4. Harsh winters and hot summers call for a change of coats, and the bison are well-equipped for seasonal changes on the Great Plains. Their heavy, shaggy coats keep them warm in cold weather; these are shed in the summer. The Cape buffalo and the water buffalo have thinner coats of hair which they keep year-round.


5. Bison have beards—long, shabby beards that loop around the ribcage and give insulation from the cold. The two buffalo from milder climates are beardless.


A major hurdle the bison industry is having to overcome due to this discrepancy in terms is product mislabeling. Besides the difference in physical appearance between the American bison, Cape buffalo and water buffalo, there are many other differing factors to take into account:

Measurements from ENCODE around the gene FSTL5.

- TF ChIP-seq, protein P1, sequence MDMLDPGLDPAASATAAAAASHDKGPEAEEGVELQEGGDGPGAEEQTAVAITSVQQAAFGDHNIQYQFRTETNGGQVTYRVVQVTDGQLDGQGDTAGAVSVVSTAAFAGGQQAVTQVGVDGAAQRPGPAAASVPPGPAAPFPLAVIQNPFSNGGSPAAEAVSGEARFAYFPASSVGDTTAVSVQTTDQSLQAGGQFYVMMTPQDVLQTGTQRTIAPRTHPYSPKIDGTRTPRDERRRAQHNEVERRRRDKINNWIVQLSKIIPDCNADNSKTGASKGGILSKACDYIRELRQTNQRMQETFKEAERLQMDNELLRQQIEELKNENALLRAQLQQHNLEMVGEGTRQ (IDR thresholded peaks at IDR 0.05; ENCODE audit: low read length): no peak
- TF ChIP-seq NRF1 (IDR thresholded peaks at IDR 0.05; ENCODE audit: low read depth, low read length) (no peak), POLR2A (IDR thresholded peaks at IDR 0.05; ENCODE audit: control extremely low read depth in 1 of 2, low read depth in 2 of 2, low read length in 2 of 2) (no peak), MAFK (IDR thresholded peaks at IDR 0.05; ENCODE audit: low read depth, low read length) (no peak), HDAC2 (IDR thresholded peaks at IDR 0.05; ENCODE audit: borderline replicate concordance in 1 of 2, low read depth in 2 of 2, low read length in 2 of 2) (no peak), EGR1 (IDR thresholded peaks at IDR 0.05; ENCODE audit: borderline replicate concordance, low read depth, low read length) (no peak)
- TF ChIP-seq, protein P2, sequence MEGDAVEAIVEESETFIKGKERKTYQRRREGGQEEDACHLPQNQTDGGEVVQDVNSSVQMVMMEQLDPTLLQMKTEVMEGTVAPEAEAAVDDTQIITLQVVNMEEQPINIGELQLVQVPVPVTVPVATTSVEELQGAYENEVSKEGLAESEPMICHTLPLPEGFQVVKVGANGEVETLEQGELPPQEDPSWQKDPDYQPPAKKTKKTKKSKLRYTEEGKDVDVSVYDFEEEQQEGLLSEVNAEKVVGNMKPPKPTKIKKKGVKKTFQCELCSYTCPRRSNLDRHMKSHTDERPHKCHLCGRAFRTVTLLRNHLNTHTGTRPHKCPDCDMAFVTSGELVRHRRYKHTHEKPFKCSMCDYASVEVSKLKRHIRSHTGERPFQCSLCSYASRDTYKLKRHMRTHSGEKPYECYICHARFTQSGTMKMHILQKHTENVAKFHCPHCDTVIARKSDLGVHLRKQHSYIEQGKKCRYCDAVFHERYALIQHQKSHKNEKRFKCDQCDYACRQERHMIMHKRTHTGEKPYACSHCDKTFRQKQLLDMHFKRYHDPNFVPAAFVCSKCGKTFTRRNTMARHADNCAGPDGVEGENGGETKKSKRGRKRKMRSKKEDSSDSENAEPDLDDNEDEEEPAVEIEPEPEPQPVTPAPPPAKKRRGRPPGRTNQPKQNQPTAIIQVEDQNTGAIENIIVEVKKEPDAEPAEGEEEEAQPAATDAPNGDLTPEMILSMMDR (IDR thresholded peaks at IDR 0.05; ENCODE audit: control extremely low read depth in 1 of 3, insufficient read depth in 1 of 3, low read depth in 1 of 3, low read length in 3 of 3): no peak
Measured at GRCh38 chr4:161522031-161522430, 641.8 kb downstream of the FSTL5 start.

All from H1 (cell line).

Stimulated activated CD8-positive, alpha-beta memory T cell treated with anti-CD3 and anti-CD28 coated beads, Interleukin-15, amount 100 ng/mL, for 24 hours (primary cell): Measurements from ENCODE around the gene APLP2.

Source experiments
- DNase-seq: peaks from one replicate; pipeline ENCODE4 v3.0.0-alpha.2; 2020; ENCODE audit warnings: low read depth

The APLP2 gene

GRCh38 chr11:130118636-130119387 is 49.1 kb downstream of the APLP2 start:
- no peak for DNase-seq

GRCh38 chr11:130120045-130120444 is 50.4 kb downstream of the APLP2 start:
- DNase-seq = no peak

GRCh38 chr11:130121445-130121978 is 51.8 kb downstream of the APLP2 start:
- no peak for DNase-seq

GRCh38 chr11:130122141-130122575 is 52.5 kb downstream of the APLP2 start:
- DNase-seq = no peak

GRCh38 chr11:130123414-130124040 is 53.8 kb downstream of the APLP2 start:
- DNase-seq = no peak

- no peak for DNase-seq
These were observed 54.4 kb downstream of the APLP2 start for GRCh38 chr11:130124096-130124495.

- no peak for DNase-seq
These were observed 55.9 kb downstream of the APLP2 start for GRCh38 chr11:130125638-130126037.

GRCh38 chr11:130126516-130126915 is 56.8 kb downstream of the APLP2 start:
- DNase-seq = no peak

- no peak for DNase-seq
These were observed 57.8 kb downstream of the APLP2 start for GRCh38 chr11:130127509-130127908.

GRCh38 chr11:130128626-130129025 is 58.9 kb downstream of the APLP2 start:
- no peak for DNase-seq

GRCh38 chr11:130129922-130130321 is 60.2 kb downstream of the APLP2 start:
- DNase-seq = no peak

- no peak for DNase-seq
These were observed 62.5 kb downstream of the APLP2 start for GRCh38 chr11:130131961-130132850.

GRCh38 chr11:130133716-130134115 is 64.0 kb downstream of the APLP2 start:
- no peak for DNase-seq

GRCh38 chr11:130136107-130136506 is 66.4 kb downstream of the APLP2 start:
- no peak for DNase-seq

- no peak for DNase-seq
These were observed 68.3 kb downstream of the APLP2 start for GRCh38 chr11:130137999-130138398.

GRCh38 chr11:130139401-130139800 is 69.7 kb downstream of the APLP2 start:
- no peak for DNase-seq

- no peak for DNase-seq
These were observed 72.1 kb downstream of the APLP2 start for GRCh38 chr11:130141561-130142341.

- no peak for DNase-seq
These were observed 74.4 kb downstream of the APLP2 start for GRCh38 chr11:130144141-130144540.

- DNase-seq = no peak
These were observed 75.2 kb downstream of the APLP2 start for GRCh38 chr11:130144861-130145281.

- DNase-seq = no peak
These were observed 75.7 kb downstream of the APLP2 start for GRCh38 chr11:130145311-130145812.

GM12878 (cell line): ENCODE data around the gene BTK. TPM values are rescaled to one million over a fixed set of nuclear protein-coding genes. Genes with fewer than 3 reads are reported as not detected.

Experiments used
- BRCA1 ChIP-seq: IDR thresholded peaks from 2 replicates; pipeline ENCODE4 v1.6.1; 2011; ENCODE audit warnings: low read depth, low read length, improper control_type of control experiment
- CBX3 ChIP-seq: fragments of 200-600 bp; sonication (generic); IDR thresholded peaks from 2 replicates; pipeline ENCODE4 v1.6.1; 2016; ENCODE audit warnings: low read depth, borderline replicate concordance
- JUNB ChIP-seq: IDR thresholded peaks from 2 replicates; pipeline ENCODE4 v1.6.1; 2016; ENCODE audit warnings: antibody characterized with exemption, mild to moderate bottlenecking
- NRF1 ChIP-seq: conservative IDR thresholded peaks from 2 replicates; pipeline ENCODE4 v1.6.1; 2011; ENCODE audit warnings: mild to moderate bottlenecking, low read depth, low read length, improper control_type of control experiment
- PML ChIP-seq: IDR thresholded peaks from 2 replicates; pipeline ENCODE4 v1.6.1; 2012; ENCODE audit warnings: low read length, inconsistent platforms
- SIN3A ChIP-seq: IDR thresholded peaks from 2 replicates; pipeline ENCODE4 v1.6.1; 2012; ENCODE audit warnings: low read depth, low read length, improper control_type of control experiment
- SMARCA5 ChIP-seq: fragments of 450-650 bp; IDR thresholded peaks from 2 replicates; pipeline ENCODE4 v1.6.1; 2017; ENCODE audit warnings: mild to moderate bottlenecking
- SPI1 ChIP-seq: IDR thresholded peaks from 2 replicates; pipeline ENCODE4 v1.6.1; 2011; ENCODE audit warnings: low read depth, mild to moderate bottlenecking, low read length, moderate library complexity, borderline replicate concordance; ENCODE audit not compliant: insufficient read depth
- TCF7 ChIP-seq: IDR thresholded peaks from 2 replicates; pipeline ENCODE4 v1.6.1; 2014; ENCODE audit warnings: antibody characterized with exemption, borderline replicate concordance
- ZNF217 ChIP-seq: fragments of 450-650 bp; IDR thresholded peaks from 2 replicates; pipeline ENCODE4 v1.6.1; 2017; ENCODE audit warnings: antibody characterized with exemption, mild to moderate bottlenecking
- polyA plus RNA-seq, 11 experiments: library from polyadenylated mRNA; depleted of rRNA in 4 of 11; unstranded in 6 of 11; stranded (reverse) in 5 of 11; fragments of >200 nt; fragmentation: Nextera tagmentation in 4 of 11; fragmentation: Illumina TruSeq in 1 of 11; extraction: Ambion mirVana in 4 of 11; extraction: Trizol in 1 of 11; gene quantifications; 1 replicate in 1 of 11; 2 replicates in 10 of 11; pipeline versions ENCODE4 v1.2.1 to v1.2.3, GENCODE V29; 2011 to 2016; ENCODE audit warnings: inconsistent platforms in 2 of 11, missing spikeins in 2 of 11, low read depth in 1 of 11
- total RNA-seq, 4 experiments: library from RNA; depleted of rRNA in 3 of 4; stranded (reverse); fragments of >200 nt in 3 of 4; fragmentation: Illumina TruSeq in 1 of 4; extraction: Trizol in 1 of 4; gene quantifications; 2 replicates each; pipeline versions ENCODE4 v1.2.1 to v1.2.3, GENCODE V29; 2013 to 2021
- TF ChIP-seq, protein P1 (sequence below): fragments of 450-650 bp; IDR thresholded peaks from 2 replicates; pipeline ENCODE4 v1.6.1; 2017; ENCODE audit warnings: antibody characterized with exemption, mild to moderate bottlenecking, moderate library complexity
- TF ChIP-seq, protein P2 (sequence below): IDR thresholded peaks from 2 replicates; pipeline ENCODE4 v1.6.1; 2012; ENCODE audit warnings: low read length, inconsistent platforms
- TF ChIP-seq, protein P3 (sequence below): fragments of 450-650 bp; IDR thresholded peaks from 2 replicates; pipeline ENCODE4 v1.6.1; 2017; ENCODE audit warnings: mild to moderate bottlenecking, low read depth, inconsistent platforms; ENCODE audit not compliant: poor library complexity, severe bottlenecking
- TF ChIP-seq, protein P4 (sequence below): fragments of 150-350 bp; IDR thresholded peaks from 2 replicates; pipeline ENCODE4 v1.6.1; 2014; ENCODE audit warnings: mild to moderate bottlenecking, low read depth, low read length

-Meat texture

-Import vs American-made


-Health benefits

Due to a lack of labeling legislation for bison, there has been a surge in buffalo imports being labeled in a way that can mislead consumers into thinking they're purchasing American bison. The National Bison Association has been working tirelessly to bring attention to this matter, both for the sake of bison producers as well as its consumers. In the fall of 2019, The Truth in Buffalo Labeling Act was introduced to the Senate.

"U.S. Senators Michael Bennet (D-CO) and John Hoeven (R-ND) announced that they have introduced the Truth in Buffalo Labeling Act, legislation to fix a deceptive labeling issue that is negatively impacting the U.S. bison industry. The legislation would provide the Food and Drug Administration (FDA) with the authority to prohibit water buffalo products from being marketed as 'buffalo.'"